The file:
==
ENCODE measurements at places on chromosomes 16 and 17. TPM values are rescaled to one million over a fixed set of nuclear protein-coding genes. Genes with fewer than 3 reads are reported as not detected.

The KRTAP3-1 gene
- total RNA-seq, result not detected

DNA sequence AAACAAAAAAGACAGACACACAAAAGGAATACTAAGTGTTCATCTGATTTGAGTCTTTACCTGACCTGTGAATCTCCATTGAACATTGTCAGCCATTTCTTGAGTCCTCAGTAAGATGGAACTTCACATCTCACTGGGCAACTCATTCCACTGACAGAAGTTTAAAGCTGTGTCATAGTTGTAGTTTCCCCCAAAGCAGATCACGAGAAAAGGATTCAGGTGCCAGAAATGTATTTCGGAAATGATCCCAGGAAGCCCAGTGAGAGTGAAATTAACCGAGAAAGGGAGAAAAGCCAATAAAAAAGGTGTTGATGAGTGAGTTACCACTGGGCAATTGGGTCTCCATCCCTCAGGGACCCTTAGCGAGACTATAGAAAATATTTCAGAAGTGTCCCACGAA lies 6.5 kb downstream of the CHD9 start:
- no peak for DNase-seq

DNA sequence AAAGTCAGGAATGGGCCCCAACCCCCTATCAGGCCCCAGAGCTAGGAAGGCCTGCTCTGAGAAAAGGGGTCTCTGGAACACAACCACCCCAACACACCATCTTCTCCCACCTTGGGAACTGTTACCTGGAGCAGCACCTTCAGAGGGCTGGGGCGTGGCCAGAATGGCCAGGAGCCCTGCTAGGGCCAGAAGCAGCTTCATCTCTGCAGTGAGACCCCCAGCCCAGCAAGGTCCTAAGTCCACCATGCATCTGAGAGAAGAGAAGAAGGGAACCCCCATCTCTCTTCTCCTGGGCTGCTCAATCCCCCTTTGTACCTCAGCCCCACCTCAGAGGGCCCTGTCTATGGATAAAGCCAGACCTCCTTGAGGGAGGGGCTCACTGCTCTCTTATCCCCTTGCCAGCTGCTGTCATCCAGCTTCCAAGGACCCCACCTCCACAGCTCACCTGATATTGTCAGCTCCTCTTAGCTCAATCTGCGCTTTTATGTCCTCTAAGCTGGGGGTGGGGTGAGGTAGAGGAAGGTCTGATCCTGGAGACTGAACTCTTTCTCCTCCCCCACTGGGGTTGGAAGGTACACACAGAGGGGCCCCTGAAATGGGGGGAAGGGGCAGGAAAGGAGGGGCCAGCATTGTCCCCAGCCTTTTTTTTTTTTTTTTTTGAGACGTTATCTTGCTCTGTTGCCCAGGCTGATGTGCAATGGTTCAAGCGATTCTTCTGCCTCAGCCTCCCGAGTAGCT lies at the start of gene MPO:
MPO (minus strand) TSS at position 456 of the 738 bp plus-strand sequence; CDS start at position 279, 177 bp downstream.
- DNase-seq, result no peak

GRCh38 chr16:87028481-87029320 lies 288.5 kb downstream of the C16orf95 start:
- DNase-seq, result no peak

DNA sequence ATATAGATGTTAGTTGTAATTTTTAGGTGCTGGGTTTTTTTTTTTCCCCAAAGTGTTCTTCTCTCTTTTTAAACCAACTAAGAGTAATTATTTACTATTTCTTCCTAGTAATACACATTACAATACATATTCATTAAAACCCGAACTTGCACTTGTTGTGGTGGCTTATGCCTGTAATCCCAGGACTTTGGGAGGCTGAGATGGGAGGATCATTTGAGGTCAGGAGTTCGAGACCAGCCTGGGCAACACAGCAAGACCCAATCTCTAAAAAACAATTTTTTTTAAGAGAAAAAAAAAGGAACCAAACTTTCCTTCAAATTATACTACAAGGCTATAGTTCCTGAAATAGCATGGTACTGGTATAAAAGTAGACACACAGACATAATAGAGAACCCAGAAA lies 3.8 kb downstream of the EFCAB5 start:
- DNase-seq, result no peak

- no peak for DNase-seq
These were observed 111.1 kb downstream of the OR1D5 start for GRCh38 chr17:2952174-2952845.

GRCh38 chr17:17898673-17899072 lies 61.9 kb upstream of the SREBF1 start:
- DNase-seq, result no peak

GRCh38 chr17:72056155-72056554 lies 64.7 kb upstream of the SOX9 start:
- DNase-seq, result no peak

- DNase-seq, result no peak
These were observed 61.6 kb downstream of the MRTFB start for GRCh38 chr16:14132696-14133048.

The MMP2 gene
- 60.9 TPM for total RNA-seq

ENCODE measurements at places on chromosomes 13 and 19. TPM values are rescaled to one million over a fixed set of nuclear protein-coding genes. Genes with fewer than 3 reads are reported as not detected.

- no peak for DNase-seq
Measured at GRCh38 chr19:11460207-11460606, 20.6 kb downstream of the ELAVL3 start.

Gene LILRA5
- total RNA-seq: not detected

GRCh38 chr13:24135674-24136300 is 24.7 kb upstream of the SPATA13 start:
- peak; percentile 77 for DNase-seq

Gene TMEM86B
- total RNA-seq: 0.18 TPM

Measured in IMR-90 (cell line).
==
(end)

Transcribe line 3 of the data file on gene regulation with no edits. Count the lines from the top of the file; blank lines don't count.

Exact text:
- total RNA-seq, result not detected